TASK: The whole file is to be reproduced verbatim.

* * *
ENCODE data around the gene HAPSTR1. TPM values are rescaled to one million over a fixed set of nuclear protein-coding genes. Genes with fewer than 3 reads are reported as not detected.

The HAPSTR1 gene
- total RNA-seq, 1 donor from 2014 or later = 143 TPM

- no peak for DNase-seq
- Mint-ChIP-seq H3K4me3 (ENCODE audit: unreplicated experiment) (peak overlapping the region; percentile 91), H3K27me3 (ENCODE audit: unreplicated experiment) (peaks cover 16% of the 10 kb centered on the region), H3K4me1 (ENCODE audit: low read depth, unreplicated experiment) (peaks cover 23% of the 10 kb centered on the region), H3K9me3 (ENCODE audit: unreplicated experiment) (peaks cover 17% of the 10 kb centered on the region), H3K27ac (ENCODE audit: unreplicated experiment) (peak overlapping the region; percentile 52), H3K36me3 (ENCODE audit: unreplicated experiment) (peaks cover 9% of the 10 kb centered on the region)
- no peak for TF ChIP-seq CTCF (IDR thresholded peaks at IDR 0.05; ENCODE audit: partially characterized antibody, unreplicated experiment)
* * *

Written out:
ENCODE data around the gene HAPSTR1. TPM values are rescaled to one million over a fixed set of nuclear protein-coding genes. Genes with fewer than 3 reads are reported as not detected.

The HAPSTR1 gene
- total RNA-seq, 1 donor from 2014 or later = 143 TPM

- no peak for DNase-seq
- Mint-ChIP-seq H3K4me3 (ENCODE audit: unreplicated experiment) (peak overlapping the region; percentile 91), H3K27me3 (ENCODE audit: unreplicated experiment) (peaks cover 16% of the 10 kb centered on the region), H3K4me1 (ENCODE audit: low read depth, unreplicated experiment) (peaks cover 23% of the 10 kb centered on the region), H3K9me3 (ENCODE audit: unreplicated experiment) (peaks cover 17% of the 10 kb centered on the region), H3K27ac (ENCODE audit: unreplicated experiment) (peak overlapping the region; percentile 52), H3K36me3 (ENCODE audit: unreplicated experiment) (peaks cover 9% of the 10 kb centered on the region)
- no peak for TF ChIP-seq CTCF (IDR thresholded peaks at IDR 0.05; ENCODE audit: partially characterized antibody, unreplicated experiment)